Suffering from slow broadband? If you’ve already tried restarting your router and nothing has changed, there is a good chance that there is either a fault on the line or the router has been set up incorrectly.

The alternative is that your connection speed is simply not fast enough for the way you use the internet.

Check your current internet speed

If you already know your internet package speed, you should have an idea of what to expect when you go online. Otherwise, check with your Internet Service Provider (ISP) for an accurate speed estimate.

To find out your current internet speed, use a free online speed test. This tool will connect to the internet gateway server allocated by your ISP and measure how fast data takes to travel to and from the server.

For best results, test the connection throughout the day, and use a computer connected to the router using a network cable rather than Wi-Fi. Also, disconnect other devices from the network (mobiles, consoles, TVs, etc.).

What to do if you’re not getting the advertised speeds

You’ll usually find that the speed is roughly what is advertised for your internet package. If not, check with your provider to find out if there is an issue.

The quickest way is via the ISP’s service status page, which you can check from any device. Simply search “[ISP name] + service status” to bring up the correct page.

If the results aren’t good, contact your ISP by phone. They can run tests remotely to detect issues. An engineer visit may be required if there is a fault on the line that cannot be resolved remotely.

In the event that the fault cannot be resolved, there may be a chance that you can exit the contract. Since March 2019, Ofcom voluntary code of practice rules state that customers “have the right to exit their contract without penalty if speeds drop below the guaranteed level and this isn’t fixed within 30 days.” However, this only applies to certain ISPs.

Other ways to fix slow broadband

If there is no line fault, your broadband router may be the source of the problem.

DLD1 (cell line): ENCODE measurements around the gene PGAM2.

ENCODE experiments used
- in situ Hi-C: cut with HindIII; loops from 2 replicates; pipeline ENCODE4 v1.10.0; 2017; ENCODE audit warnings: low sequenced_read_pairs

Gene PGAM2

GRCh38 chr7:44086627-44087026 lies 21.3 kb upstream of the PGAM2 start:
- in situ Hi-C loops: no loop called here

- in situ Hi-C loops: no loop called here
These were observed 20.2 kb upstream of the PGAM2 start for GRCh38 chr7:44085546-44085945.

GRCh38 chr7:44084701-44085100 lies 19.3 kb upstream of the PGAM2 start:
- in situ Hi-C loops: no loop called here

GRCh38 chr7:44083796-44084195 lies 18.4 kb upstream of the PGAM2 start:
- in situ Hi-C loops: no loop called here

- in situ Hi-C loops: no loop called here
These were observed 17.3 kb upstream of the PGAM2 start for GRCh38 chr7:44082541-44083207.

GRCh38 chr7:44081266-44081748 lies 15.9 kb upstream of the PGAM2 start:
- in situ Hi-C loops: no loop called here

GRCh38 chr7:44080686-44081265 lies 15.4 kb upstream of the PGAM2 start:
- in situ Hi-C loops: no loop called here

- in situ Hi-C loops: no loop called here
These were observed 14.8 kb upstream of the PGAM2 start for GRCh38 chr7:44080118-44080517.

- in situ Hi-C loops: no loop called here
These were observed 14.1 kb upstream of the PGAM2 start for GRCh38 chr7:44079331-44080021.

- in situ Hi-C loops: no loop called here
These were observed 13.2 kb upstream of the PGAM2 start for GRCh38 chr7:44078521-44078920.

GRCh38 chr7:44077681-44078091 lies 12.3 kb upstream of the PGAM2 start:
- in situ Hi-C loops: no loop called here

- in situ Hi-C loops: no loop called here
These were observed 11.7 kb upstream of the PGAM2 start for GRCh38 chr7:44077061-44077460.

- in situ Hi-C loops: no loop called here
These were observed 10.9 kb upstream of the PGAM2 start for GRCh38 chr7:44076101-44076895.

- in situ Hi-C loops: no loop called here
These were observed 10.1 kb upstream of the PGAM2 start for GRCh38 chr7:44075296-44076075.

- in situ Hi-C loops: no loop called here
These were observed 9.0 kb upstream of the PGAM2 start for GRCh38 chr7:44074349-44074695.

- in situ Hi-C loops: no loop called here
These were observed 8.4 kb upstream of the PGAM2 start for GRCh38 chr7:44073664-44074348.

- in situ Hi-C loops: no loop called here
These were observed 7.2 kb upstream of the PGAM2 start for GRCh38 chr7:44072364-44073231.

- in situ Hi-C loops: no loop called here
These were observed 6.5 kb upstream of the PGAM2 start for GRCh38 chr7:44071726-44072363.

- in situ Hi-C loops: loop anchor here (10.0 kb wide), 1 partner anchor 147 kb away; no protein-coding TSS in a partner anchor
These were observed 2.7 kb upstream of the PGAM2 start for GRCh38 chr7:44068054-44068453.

First, check that the router is correctly connected to the phone line. If you’re on a BT line, you may need a new microfilter (ISPs usually supply two). Also, avoid using an extension cable between the phone port and the router, which can degrade and slow your connection.

Often, slow home internet can be due to the router’s wireless speed. You may notice that devices connected to your router using Wi-Fi are slower than those connected directly to the device (perhaps game consoles or PCs – any non-portable device should be connected to the router with an Ethernet cable). To fix this, you can optimize the router.

Start by finding the best position for the router. Move it away from brick walls and instead place it in a more central position. Also, keep it away from other electric devices that can cause interference (e.g. microwave ovens and cordless house phones).

With a new home for the router established, check the manual and confirm whether 5Ghz Wi-Fi is supported, and follow the steps to enable this. Most current routers use 2.4Ghz and 5Ghz speeds. While 2.4Ghz is slower, its range is greater; 5Ghz is fast, but works best near the router.

You can learn about the device’s admin control panel in the manual and use it to check what devices are connected to the router. This is useful for checking if there is a forgotten computer, or even a neighbour “borrowing” internet access.

For larger properties, broadband boosters or mesh router kits (superior but more expensive) can extend poor Wi-Fi signals, ensuring better coverage.

Find a faster internet provider

If your internet speed matches the advertised rate, but is not fast enough for you purposes, it might be time to upgrade.

Begin by checking with your ISP to find out if you’re still tied to a minimum contract term. If you are, switching will result in a cancellation fee. At this point, you could ask the ISP to offer a faster speed. You will have to pay for the elevated package, but there usually isn’t a penalty for doing so.


Free to switch? Visit a broadband comparison site and enter your postcode to find out what other speeds and deals are available in your area.

Note that if you plan to switch from a service based on a BT line to Virgin Media, or vice-versa, check with your landlord or property agent if a new line is required.

Anyone can fix slow broadband problems

Line faults are difficult to handle without the help of an ISP’s technical department, but fixing problems with slow broadband are straightforward. If your router is cabled correctly, positioned centrally and you have access to the admin screen, you should be able to resolve most issues.

Switching to a new provider is always an option, but beware the penalty charge if you’re still in contract. And if you’re switching to an ISP that requires new hardware to be installed by an engineer, get your landlord’s agreement.